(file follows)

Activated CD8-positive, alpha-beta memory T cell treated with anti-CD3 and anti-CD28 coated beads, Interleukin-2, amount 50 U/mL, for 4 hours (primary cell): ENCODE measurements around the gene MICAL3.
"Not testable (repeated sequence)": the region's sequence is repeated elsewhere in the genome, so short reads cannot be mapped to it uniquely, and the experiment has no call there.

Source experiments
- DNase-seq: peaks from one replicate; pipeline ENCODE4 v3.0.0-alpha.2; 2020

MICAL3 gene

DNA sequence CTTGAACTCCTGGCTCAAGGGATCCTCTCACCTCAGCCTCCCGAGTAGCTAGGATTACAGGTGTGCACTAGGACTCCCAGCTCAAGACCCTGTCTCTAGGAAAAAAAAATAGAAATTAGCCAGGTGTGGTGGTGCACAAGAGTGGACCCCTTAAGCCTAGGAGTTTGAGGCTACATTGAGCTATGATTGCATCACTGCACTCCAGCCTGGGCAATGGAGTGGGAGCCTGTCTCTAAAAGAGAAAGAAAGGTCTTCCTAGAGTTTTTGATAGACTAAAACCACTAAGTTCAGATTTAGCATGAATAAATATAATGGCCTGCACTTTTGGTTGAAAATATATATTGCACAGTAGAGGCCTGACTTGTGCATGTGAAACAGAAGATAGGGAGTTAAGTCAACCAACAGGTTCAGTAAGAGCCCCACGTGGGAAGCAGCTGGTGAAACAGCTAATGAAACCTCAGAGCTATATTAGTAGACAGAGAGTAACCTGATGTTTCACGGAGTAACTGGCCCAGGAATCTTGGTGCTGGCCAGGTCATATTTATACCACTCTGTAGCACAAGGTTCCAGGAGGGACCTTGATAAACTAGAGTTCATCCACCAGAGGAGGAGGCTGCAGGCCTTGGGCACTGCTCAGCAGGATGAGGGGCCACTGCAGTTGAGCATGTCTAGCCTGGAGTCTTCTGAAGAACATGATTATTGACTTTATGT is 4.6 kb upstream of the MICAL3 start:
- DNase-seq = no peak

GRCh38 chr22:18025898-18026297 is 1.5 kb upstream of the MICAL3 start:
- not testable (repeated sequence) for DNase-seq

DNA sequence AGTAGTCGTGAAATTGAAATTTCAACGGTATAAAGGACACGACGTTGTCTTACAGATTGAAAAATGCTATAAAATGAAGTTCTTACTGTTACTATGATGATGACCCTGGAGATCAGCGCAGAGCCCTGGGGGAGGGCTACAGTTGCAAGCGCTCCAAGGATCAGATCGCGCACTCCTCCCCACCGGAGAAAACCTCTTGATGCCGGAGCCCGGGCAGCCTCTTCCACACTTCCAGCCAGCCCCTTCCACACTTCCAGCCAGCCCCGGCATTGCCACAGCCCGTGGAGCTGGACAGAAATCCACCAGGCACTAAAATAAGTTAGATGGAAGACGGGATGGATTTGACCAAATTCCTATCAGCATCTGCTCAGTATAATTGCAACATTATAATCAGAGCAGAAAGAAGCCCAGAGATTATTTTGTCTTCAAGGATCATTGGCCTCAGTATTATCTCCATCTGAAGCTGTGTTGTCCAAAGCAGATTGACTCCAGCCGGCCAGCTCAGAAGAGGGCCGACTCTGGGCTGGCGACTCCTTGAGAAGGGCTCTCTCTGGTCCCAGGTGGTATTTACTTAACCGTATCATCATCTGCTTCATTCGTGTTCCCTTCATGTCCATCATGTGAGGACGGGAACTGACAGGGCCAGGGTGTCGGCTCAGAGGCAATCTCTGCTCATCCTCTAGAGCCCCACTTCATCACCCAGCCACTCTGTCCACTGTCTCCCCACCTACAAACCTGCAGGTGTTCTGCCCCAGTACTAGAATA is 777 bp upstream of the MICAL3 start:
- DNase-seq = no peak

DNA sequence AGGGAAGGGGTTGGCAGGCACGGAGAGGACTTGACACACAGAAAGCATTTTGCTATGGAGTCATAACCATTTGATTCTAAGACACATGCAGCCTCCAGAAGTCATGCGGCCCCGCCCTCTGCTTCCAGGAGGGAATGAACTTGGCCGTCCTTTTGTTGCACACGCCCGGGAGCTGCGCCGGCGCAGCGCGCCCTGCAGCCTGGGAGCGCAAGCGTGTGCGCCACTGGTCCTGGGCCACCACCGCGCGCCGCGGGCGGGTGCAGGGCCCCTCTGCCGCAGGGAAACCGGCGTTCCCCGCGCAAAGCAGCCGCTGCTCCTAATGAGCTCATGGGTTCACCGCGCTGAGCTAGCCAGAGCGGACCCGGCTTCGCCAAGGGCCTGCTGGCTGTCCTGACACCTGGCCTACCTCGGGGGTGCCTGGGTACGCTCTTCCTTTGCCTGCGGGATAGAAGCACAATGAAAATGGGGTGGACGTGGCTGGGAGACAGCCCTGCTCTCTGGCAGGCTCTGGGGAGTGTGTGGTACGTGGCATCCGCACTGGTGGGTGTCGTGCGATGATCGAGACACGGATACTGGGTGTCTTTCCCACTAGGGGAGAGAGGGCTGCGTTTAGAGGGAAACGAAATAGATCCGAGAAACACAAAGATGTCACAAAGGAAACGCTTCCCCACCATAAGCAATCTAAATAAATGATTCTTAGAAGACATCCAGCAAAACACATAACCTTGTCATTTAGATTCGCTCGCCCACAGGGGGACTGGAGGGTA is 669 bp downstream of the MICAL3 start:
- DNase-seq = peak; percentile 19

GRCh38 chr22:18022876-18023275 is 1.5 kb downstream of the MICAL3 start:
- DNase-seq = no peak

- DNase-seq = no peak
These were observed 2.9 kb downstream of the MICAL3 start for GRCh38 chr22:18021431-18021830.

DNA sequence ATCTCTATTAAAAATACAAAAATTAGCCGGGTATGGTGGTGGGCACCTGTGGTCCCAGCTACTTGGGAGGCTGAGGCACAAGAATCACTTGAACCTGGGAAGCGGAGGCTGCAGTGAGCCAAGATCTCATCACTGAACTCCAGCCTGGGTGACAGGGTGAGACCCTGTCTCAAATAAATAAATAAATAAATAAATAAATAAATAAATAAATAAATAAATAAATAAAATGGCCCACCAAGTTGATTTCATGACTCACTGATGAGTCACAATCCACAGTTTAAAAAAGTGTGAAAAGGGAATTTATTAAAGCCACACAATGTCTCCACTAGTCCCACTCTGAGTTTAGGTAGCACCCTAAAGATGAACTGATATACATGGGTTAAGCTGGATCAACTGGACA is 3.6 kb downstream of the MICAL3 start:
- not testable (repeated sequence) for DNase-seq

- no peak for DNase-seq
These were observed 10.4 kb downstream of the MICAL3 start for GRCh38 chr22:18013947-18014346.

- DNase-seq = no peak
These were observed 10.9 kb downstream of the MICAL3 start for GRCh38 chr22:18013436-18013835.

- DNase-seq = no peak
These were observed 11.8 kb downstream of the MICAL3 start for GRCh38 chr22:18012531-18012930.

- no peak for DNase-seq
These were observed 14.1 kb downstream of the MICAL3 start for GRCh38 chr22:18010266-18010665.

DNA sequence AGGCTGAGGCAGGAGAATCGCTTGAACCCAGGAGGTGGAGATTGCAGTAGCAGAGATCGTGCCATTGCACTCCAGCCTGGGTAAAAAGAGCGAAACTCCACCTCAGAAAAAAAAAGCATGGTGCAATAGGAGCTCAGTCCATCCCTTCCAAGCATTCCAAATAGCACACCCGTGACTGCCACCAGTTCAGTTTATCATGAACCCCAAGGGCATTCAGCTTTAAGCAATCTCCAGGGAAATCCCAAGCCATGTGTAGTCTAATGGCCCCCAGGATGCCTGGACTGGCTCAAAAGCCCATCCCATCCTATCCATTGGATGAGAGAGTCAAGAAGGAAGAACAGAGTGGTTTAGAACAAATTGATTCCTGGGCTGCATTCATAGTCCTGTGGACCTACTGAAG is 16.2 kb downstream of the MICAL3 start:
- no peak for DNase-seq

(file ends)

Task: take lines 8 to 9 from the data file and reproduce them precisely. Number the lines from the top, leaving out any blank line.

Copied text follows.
GRCh38 chr22:18025898-18026297 is 1.5 kb upstream of the MICAL3 start:
- not testable (repeated sequence) for DNase-seq